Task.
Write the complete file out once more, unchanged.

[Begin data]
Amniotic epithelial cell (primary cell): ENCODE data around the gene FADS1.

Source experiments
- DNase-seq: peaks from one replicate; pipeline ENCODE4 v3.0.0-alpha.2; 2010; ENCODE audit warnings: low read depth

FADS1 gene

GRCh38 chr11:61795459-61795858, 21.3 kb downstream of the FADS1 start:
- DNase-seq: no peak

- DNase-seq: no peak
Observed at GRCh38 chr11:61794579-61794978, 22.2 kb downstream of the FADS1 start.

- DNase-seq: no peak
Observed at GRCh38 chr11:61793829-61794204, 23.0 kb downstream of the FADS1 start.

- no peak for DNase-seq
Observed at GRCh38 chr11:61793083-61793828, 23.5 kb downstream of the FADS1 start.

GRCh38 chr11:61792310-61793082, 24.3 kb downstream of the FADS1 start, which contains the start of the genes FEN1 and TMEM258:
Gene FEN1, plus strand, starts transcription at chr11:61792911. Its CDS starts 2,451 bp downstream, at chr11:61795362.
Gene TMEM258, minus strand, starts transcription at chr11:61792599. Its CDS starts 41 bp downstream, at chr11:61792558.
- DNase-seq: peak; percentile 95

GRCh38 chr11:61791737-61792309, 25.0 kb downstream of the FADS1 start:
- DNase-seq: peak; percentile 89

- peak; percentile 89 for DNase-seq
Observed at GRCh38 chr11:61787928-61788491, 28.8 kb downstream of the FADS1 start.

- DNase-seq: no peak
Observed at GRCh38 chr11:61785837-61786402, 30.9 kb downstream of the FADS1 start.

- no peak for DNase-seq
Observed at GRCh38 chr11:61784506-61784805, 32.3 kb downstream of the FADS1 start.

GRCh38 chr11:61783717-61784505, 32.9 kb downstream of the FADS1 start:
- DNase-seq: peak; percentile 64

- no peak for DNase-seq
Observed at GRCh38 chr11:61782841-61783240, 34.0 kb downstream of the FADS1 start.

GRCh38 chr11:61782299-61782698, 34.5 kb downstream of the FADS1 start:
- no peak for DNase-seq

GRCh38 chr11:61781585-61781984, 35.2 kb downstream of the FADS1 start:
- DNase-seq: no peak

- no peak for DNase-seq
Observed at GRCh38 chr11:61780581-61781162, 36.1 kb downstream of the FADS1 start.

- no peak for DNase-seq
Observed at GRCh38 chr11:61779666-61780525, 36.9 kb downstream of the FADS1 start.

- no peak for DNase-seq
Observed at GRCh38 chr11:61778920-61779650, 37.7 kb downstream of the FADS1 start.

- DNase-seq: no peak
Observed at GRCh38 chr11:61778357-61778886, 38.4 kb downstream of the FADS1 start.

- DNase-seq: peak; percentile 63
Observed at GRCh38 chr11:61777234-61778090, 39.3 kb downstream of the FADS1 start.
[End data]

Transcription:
Amniotic epithelial cell (primary cell): ENCODE data around the gene FADS1.

Source experiments
- DNase-seq: peaks from one replicate; pipeline ENCODE4 v3.0.0-alpha.2; 2010; ENCODE audit warnings: low read depth

FADS1 gene

GRCh38 chr11:61795459-61795858, 21.3 kb downstream of the FADS1 start:
- DNase-seq: no peak

- DNase-seq: no peak
Observed at GRCh38 chr11:61794579-61794978, 22.2 kb downstream of the FADS1 start.

- DNase-seq: no peak
Observed at GRCh38 chr11:61793829-61794204, 23.0 kb downstream of the FADS1 start.

- no peak for DNase-seq
Observed at GRCh38 chr11:61793083-61793828, 23.5 kb downstream of the FADS1 start.

GRCh38 chr11:61792310-61793082, 24.3 kb downstream of the FADS1 start, which contains the start of the genes FEN1 and TMEM258:
Gene FEN1, plus strand, starts transcription at chr11:61792911. Its CDS starts 2,451 bp downstream, at chr11:61795362.
Gene TMEM258, minus strand, starts transcription at chr11:61792599. Its CDS starts 41 bp downstream, at chr11:61792558.
- DNase-seq: peak; percentile 95

GRCh38 chr11:61791737-61792309, 25.0 kb downstream of the FADS1 start:
- DNase-seq: peak; percentile 89

- peak; percentile 89 for DNase-seq
Observed at GRCh38 chr11:61787928-61788491, 28.8 kb downstream of the FADS1 start.

- DNase-seq: no peak
Observed at GRCh38 chr11:61785837-61786402, 30.9 kb downstream of the FADS1 start.

- no peak for DNase-seq
Observed at GRCh38 chr11:61784506-61784805, 32.3 kb downstream of the FADS1 start.

GRCh38 chr11:61783717-61784505, 32.9 kb downstream of the FADS1 start:
- DNase-seq: peak; percentile 64

- no peak for DNase-seq
Observed at GRCh38 chr11:61782841-61783240, 34.0 kb downstream of the FADS1 start.

GRCh38 chr11:61782299-61782698, 34.5 kb downstream of the FADS1 start:
- no peak for DNase-seq

GRCh38 chr11:61781585-61781984, 35.2 kb downstream of the FADS1 start:
- DNase-seq: no peak

- no peak for DNase-seq
Observed at GRCh38 chr11:61780581-61781162, 36.1 kb downstream of the FADS1 start.

- no peak for DNase-seq
Observed at GRCh38 chr11:61779666-61780525, 36.9 kb downstream of the FADS1 start.

- no peak for DNase-seq
Observed at GRCh38 chr11:61778920-61779650, 37.7 kb downstream of the FADS1 start.

- DNase-seq: no peak
Observed at GRCh38 chr11:61778357-61778886, 38.4 kb downstream of the FADS1 start.

- DNase-seq: peak; percentile 63
Observed at GRCh38 chr11:61777234-61778090, 39.3 kb downstream of the FADS1 start.